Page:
January 30, 2023

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How this graduate learned to navigate the business world

Deloitte’s Joey Curran discusses getting to grips with business nuances and shares his advice for future graduates.

Click here for more advice for the sci-tech class of 2022.

Having studied computer science and business at Trinity College Dublin, Joey Curran is now a cloud engineer consultant at Deloitte.

“I originally studied physics in college but transferred course after one year. Because of that, I had a lot of friends who were a year above me, which gave me a great chance to learn about internships, grad opportunities, theses etc – all the stuff I had coming my way,” he told SiliconRepublic.com

“From chatting to my mates, I knew Deloitte was a company that hired based on an ethos I aligned with, and this has definitely proven to be true. I found consulting – specifically technology consulting – to be an area of particular interest for me, as it hit the sweet spot to foster my dual interests of computer science and business.”

‘You’ll never learn anything if you don’t try’
– JOEY CURRAN

With this programme, are you now working in the industry or type of job that you wanted?

The nature of consulting is that it is unpredictable and constantly changing. The role I’ve been placed in has given me amazing opportunities to work with four clients in the short space of one year, which I’m incredibly grateful for.

To be honest, that’s why I love the grad programme, I’m still figuring out what industry I want to settle in so having this array of opportunities and experiences is really beneficial, in both finding what you love but also realising what you don’t.

Can you describe a typical day in your role?

Not really! As I write this I am in the RDS helping to onboard more than 200 new graduates and tomorrow I’ll be hosting a scavenger hunt for the consulting graduates who have just joined our company.

If you had asked me what I was doing last week I would have told you I was doing project management for a regulatory reporting banking project, and six months before that I was interviewing stakeholders and building operating models of a technology team in a multinational corporation. Each day in consulting has its surprises, you’re never stagnant that is for sure!

Did your responsibilities and workload change as the programme progressed?

Absolutely. I was lucky to have been put onto a project with senior management and directors within my first month of working in Deloitte, and when I say I experienced a steep learning curve I am understating it.

The team was extremely supportive. They never made me feel unwise and always incentivised me while I was learning. The environment for graduates in Deloitte is definitely one of collaborative learning, guidance and mentorship.

Since starting a year ago I’ve been given the opportunity to create content that was key in final deliverables for clients, lead stakeholder interviews, and take ownership of a workstream that heavily impacted the success of my overall programme.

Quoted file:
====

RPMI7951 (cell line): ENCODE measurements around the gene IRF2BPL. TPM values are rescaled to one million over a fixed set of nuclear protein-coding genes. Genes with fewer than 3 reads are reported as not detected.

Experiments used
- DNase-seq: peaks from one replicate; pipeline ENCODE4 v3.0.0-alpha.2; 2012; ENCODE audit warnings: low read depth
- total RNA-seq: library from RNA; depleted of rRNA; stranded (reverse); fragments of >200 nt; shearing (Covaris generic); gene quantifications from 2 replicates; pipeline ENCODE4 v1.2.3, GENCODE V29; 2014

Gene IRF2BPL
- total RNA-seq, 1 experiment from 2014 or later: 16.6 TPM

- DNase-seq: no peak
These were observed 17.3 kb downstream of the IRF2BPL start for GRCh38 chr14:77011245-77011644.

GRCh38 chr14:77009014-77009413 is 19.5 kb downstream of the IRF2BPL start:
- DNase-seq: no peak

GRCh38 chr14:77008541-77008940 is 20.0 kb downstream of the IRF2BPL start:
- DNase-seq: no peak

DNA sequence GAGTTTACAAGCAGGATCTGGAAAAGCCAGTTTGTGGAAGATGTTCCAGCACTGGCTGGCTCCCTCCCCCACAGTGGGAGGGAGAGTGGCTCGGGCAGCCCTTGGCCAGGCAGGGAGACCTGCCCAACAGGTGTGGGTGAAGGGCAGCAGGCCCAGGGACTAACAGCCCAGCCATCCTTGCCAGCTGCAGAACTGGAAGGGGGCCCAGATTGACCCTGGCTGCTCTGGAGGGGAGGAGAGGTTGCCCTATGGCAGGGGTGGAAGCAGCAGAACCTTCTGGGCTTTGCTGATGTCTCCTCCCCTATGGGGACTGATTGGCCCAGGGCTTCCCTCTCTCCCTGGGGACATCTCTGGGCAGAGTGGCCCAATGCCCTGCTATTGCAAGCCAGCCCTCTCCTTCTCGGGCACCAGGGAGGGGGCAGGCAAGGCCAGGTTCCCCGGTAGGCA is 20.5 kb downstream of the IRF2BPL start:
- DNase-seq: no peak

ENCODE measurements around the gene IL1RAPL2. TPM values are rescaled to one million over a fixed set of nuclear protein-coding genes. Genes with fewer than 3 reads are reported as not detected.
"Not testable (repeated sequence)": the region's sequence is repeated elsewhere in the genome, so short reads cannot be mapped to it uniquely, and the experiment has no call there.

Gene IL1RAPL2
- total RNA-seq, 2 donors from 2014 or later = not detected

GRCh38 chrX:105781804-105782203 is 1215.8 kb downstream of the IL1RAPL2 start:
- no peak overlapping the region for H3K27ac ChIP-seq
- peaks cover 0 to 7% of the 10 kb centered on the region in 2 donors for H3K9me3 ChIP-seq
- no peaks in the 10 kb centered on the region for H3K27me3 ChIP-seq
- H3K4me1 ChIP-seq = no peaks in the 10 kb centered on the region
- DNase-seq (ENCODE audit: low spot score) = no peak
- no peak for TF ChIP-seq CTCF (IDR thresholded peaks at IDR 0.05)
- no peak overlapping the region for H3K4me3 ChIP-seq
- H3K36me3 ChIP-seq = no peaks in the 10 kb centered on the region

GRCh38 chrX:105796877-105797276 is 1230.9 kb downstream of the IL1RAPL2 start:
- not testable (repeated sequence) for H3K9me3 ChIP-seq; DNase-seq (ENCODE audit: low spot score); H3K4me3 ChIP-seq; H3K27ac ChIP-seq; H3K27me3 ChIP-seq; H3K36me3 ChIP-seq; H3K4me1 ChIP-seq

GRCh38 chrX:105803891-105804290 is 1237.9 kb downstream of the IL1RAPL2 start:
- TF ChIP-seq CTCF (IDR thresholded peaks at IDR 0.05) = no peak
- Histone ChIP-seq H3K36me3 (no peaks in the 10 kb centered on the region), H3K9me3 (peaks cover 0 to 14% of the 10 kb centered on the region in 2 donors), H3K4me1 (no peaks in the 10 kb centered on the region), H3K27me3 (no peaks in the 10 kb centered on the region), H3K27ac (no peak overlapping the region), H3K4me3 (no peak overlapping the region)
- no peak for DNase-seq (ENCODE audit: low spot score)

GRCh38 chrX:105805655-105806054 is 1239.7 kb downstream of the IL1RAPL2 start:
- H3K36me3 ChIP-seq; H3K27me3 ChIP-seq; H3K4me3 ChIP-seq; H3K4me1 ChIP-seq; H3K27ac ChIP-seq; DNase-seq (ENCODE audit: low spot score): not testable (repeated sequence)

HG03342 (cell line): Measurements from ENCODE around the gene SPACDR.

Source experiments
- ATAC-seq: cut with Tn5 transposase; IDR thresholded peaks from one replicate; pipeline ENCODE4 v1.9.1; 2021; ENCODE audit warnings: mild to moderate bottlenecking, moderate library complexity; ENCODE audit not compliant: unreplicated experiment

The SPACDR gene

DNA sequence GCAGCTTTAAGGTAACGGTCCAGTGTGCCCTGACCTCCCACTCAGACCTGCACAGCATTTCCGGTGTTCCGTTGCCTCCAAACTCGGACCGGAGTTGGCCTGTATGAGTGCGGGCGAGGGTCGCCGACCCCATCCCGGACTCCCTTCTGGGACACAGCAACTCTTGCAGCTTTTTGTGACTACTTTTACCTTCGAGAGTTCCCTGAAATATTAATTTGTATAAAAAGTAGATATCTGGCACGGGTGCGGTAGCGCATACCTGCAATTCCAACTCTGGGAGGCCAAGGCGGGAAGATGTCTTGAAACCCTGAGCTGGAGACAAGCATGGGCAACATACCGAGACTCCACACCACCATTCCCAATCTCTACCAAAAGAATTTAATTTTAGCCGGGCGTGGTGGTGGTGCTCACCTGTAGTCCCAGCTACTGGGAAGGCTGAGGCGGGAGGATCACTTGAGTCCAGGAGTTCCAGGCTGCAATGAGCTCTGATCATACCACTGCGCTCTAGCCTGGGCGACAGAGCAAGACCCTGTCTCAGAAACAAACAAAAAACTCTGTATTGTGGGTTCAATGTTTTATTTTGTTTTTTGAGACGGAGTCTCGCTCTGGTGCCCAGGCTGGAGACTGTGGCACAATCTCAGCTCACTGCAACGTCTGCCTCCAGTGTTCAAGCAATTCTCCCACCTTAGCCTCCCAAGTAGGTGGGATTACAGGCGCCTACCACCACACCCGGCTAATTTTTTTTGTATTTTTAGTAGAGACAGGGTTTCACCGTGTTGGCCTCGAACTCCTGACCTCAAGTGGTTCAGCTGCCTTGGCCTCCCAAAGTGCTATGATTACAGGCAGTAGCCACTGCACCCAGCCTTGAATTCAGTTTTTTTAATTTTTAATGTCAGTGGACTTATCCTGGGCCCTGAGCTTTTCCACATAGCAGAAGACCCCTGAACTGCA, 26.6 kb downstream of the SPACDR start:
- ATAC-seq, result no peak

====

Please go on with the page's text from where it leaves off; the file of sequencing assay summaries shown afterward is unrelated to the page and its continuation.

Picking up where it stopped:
How do you think the Deloitte graduate programme has made you more prepared for working life?

I don’t know if I’d say this programme prepared me for working life as the programme is working life! I do have to say the business knowledge and operational skills I’ve learned have been invaluable and unparalleled with any job or internship I’ve worked previously.

Learning how to navigate the business world as a graduate while picking up on the nuances, acronyms and business colloquialisms can be difficult to say the least, but over the last year this has become second nature.

Beyond the things you pick up on the job, Deloitte have placed a heavy emphasis on upskilling and offered plenty of learning opportunities both on the internal knowledge exchange and with third-party partnerships like Udemy.

Would you recommend the graduate programme at Deloitte to others?

I would absolutely recommend the Deloitte graduate programme to anybody who is considering a career in consulting after college. Aside from being the largest leading professional services firm in the world, Deloitte is an institution with a culture of inclusion, acceptance and opportunity.

Not only have I been given countless opportunities to showcase and grow my skillset within the client work I’ve engaged with over the past year, but I’ve also managed to meet some amazing people who I now consider some of my closest friends. Deloitte really prioritises creating opportunities for the analyst group to network, connect and foster these lifelong friendships.

Is there any advice you’d like to give to future graduates who are just starting out?

I’m still just starting out, but one piece of advice I will give though is to realise nobody expects you to know everything, and you’ll never learn anything if you don’t try. Not engaging with a project, problem or question because you’re afraid of failing is the worst thing you can do in a new company.

This is especially true if you’re in a graduate programme which is designed to help your growth and your learning experience. Engage wholly with the work, ask questions, reach out to mentors, make friends and try to keep the work-life balance in check as best you can.

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